I'm sorry but I think this is a huge assumption to say this...none of us know what she was thinking when she sang the lyrics to Now. Sometimes we think all the songs Karen sung were written about her life, not so. She was a singer who in most cases just interpreted someone else's lyrics. The lyrics to Now were written by Dean Pitchford and music by Roger Nichols. Surely your not insinuating that the lyricist had some inside information into her personal life and wrote the song specifically for Karen at that moment? To me that's nonsense.

The song was a work lead and as Tom mentioned above most likely Karen would have re-recorded it and in doing so could have made the song feel totally different. I think Karen had the ability to set her mood as she interpreted certain lyrics. Sorta like "I have to get into a serious mood here"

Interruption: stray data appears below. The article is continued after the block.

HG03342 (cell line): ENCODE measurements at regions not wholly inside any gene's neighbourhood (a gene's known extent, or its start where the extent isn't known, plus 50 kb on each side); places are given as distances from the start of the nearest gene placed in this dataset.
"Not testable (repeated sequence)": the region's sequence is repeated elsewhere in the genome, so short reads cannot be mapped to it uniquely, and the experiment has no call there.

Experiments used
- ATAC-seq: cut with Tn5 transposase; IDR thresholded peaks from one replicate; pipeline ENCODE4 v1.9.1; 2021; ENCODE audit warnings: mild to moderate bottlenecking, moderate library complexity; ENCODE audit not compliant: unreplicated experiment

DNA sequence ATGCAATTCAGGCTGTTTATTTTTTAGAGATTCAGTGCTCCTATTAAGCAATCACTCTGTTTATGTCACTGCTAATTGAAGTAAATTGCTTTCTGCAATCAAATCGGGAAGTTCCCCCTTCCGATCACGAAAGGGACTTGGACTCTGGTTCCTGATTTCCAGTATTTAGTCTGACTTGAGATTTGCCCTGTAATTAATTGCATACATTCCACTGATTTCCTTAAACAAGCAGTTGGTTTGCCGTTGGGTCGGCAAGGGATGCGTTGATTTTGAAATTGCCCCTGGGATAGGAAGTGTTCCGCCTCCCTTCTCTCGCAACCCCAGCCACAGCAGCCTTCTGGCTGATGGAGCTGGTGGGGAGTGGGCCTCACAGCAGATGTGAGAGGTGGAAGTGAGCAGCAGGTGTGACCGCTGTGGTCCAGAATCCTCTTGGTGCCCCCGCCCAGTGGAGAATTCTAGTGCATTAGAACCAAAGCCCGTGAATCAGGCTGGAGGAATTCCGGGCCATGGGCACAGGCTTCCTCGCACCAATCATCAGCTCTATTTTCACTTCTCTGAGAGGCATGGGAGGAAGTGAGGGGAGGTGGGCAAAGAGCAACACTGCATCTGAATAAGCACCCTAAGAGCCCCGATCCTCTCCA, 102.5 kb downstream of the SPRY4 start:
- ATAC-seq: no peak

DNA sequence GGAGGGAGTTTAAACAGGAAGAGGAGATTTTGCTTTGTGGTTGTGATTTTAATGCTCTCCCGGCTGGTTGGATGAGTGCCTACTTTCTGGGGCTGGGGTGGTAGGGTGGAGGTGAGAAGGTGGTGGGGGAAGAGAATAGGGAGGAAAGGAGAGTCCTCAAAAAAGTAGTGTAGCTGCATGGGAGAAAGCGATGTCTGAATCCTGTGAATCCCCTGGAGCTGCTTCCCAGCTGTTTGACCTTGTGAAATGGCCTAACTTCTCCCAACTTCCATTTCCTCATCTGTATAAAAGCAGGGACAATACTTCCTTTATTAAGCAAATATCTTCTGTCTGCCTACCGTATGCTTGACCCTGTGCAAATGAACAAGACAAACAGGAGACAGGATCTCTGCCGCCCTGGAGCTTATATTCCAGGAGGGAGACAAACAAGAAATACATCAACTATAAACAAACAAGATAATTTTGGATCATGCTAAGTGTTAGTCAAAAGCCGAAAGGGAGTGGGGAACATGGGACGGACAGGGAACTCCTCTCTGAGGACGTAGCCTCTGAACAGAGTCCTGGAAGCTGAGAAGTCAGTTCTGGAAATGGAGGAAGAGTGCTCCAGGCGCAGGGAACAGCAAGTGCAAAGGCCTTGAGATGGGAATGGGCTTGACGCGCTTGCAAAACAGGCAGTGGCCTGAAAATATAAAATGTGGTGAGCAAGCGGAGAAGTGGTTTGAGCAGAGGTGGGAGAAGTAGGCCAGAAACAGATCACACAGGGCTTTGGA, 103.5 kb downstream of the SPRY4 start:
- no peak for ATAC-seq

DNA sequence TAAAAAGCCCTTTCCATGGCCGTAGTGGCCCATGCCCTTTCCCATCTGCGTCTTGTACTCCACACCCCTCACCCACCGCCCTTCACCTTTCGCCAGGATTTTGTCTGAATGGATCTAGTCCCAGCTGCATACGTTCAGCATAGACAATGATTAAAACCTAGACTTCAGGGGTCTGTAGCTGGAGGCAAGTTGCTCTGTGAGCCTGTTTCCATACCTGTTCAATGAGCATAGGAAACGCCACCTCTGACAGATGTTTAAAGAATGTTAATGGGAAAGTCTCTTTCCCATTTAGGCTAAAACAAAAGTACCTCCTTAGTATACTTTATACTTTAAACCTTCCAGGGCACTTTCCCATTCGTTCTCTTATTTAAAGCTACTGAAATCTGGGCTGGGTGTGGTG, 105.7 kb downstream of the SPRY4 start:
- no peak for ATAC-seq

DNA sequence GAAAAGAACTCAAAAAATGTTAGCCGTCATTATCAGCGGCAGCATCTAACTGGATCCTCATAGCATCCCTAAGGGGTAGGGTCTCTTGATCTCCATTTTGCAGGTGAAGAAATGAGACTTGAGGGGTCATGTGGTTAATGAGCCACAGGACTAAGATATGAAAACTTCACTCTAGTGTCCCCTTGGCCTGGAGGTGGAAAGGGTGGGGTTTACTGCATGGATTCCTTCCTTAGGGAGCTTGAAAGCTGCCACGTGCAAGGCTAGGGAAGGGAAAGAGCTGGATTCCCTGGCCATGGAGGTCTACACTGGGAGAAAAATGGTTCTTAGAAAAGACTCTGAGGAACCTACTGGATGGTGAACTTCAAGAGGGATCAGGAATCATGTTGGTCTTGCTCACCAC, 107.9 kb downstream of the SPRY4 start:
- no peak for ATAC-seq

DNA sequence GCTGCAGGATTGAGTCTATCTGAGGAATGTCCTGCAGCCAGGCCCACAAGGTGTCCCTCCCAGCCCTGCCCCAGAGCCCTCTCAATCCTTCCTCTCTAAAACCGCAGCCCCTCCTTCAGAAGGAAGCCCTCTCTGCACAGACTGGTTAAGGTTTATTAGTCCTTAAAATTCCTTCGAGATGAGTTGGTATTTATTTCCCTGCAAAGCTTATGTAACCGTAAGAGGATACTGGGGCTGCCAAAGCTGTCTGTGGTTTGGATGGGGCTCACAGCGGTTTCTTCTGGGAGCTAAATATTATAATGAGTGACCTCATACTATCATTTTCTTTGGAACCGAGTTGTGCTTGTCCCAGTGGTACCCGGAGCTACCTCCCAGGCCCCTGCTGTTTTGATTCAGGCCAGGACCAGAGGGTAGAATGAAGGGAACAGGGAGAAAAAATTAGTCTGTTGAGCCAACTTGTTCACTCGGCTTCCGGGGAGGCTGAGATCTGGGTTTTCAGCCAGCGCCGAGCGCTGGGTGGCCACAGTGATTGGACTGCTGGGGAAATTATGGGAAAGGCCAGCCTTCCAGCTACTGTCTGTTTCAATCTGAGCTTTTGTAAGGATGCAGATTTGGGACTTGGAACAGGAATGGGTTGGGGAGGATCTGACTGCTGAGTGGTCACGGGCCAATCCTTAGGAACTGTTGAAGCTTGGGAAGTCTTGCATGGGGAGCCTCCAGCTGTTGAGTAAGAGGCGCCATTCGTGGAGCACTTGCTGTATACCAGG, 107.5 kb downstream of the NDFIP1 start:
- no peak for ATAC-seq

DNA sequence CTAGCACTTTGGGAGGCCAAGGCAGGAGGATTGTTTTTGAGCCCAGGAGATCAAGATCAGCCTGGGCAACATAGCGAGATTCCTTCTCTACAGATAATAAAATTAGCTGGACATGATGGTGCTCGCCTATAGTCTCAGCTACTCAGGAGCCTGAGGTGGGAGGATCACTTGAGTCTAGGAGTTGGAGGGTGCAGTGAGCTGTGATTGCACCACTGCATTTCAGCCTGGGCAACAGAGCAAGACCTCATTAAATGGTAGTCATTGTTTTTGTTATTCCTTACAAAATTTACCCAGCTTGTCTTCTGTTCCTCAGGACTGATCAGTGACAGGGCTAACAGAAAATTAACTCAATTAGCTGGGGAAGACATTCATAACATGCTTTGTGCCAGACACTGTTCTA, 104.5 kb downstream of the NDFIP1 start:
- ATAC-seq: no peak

Karen had grown into the ability to control her voice and to me sounds exactly like Mark mentioned she was interpreting the lyric "winds might blow through me but I don't care" she interprets this perfectly with a light and delicate phrasing. How about the song Solitaire, since Richard has stated Karen was not fond of this song...does that mean there is some hidden agenda inside because Karen didn't like the song that she's singing in a way that shows us she doesn't like it. Nonsense.
 

newvillefan

I Know My First Name Is Stephen
They just didn’t seem to understand just how out of the loop they had become.
I’ve said the same many times. Judging by the 1982 tracks, by then they were just miles behind everyone else in their league. I wonder if they ever would have recovered from that state enough to make them commercially successful again?